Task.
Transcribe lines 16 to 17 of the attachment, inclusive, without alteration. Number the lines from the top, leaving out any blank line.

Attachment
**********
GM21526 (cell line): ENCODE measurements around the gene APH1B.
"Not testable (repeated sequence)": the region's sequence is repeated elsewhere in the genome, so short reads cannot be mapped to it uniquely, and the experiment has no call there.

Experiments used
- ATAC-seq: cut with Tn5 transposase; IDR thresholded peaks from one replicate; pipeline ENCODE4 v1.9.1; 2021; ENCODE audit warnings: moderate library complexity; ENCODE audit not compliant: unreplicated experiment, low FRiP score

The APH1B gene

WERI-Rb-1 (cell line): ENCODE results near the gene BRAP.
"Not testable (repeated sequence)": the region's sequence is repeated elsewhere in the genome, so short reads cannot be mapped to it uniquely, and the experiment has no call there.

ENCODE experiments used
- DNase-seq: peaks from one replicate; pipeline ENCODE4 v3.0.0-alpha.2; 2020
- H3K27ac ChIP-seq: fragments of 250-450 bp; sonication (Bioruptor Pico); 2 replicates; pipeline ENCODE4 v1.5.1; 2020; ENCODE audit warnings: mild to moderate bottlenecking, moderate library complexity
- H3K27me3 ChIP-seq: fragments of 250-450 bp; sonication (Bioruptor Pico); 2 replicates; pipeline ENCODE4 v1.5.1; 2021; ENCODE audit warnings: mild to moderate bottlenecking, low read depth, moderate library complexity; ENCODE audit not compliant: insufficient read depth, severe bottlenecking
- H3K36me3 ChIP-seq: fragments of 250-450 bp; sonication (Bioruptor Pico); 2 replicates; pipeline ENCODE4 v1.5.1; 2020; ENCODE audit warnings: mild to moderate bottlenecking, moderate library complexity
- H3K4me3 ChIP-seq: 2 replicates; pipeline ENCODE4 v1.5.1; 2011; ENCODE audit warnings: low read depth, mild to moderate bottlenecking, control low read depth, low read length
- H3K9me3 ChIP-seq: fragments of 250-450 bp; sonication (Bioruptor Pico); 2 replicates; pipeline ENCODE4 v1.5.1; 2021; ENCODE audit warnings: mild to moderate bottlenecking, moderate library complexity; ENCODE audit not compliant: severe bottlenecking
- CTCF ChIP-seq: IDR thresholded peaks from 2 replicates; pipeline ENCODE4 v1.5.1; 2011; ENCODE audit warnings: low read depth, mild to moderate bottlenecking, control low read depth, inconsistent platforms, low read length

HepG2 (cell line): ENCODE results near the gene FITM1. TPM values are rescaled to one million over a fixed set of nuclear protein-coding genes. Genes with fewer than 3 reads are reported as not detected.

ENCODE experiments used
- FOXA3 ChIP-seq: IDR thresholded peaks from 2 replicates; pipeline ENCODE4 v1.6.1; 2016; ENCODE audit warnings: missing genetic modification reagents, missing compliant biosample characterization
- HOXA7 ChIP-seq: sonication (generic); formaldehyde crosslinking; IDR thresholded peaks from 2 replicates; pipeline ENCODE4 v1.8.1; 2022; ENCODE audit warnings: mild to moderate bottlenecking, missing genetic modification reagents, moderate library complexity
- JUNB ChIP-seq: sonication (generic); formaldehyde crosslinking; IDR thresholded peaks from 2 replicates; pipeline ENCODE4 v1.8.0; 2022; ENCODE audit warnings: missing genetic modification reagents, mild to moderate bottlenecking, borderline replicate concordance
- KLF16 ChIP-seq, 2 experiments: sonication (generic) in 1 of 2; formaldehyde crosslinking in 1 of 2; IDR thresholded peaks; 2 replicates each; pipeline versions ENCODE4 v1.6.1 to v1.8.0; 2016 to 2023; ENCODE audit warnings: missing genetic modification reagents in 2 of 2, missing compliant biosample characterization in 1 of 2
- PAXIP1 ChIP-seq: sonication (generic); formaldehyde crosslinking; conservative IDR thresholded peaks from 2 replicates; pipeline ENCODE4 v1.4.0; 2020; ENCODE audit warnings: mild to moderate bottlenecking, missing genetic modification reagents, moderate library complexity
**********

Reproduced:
HepG2 (cell line): ENCODE results near the gene FITM1. TPM values are rescaled to one million over a fixed set of nuclear protein-coding genes. Genes with fewer than 3 reads are reported as not detected.

ENCODE experiments used